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ABSTRACT: The minichromosome maintenance (MCM) proteins are highly conserved proteins essential for initiating and regulating eukaryotic DNA replication. Recent studies have demonstrated the potential use of MCM proteins as markers of proliferation. We characterized the pattern of Mcm 2 staining in benign and malignant prostate tissues and examined the role of Mcm 2 expression in disease-free survival after surgery in men with localized prostate cancer. Tumors from 92 patients who underwent radical prostatectomy for prostate cancer (median follow-up of 54 months) were examined for Mcm 2 expression by immunohistochemistry using a monoclonal antibody. Prostate tissue from five men without histopathological evidence of prostate cancer was also stained for Mcm 2. Mcm 2 expression was quantified by calculating a labeling index, and patients were grouped according to degree of staining. An analysis of the association between Mcm 2 expression with traditional clinicopathological characteristics of prostate cancer was carried out. A Cox proportional hazards analysis was performed to determine whether Mcm 2 staining was a significant independent predictor of disease-free survival. Mcm 2 expression is low (<2%) and limited to the basal cell layer in nonmalignant prostate glands. Mcm 2 expression is consistently increased in malignant glands and is significantly associated with disease-free survival in univariate (P = 0.002) and multivariate (P = 0.01) analyses. Patients with high Mcm 2 expression exhibited shorter disease-free survival. Mcm 2 expression was not associated with any traditional clinical or pathological factors and therefore is an independent predictor of survival in these patients with prostate cancer. These data support evidence that Mcm 2 may serve as a novel proliferation marker in the prostate. Mcm 2 expression is an independent predictor of disease-free survival after definitive local therapy and has potential as a molecular marker for clinical outcome in prostate cancer.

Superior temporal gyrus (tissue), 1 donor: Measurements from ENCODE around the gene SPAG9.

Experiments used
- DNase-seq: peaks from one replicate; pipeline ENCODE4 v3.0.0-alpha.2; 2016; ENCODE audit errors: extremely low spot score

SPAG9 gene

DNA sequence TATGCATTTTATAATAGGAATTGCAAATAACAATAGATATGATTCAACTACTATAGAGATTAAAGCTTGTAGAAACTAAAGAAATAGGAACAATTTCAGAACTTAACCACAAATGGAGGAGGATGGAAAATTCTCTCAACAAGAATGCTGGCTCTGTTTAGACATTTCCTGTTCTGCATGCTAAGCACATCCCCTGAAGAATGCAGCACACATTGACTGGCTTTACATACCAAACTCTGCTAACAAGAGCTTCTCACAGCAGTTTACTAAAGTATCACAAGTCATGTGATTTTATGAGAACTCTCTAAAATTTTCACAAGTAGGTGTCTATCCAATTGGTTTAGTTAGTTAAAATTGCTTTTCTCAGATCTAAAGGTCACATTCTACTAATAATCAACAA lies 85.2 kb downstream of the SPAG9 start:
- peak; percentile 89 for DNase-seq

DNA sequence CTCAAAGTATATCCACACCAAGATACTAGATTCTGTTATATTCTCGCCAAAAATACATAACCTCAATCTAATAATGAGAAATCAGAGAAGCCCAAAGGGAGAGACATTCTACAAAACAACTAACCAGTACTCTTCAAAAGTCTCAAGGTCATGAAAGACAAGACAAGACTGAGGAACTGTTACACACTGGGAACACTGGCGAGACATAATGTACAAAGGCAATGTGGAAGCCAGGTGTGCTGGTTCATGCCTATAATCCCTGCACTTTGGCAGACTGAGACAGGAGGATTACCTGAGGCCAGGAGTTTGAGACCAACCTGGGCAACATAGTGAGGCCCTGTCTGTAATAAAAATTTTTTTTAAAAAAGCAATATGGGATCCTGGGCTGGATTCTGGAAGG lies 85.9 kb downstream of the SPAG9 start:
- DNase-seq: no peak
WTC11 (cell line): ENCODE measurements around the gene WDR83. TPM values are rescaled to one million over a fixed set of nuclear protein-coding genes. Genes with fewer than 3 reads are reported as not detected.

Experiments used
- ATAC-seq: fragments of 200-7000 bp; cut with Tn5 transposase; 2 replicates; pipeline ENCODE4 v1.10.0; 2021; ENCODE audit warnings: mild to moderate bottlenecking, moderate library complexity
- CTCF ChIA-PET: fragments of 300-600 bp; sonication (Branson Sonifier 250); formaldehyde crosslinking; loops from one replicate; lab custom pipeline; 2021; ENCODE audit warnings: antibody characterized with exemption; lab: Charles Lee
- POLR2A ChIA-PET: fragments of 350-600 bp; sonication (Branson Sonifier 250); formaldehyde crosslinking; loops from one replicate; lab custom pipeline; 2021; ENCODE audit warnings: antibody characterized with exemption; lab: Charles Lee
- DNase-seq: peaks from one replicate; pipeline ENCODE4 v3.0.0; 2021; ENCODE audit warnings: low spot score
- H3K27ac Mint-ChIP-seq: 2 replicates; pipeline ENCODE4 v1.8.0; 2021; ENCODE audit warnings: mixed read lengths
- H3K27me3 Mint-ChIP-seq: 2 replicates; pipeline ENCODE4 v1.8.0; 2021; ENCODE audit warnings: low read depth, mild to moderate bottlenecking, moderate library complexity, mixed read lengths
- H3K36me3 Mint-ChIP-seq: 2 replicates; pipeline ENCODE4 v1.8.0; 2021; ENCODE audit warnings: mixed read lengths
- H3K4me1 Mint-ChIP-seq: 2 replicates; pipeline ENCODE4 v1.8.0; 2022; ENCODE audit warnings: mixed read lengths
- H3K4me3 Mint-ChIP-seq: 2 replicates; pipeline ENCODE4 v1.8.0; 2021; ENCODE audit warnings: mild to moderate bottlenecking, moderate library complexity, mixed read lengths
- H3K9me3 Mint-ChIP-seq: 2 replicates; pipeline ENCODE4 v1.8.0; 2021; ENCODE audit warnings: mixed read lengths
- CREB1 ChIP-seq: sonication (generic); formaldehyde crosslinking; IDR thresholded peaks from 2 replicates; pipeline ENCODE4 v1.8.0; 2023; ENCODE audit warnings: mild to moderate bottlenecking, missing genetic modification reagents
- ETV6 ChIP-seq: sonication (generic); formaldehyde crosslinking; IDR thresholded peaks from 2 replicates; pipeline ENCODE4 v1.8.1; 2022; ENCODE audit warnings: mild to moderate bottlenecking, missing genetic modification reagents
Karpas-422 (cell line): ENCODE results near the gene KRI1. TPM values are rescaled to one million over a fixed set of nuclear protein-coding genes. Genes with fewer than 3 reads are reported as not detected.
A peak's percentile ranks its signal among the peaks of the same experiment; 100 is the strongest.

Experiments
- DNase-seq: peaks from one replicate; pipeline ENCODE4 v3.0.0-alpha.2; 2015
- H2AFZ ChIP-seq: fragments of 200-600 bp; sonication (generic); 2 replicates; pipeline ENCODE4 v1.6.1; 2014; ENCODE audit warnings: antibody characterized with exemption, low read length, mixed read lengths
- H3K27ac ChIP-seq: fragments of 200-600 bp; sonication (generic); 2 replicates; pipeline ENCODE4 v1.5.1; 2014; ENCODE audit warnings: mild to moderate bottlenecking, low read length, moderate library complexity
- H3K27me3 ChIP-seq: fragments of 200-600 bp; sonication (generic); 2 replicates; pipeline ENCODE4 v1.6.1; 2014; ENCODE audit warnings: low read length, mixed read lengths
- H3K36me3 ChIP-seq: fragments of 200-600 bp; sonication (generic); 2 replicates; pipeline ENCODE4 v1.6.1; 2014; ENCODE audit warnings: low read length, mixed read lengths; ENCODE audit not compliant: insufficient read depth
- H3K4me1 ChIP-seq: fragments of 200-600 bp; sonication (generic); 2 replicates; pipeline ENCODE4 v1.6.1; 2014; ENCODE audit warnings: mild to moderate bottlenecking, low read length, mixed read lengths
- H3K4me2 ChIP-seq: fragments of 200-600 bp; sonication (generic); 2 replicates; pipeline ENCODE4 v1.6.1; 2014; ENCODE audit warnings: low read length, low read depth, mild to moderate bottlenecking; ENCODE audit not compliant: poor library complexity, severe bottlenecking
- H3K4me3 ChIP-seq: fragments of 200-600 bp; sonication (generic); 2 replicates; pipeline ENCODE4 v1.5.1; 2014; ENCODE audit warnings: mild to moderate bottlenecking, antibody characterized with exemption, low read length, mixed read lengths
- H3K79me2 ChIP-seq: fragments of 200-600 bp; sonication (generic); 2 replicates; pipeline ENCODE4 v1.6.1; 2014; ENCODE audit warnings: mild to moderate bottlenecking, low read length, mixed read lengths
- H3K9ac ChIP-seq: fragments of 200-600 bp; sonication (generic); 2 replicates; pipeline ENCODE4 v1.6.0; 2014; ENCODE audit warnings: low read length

Clinical Cancer Research 09/2001; 7(9):2712-8. · 7.84 Impact Factor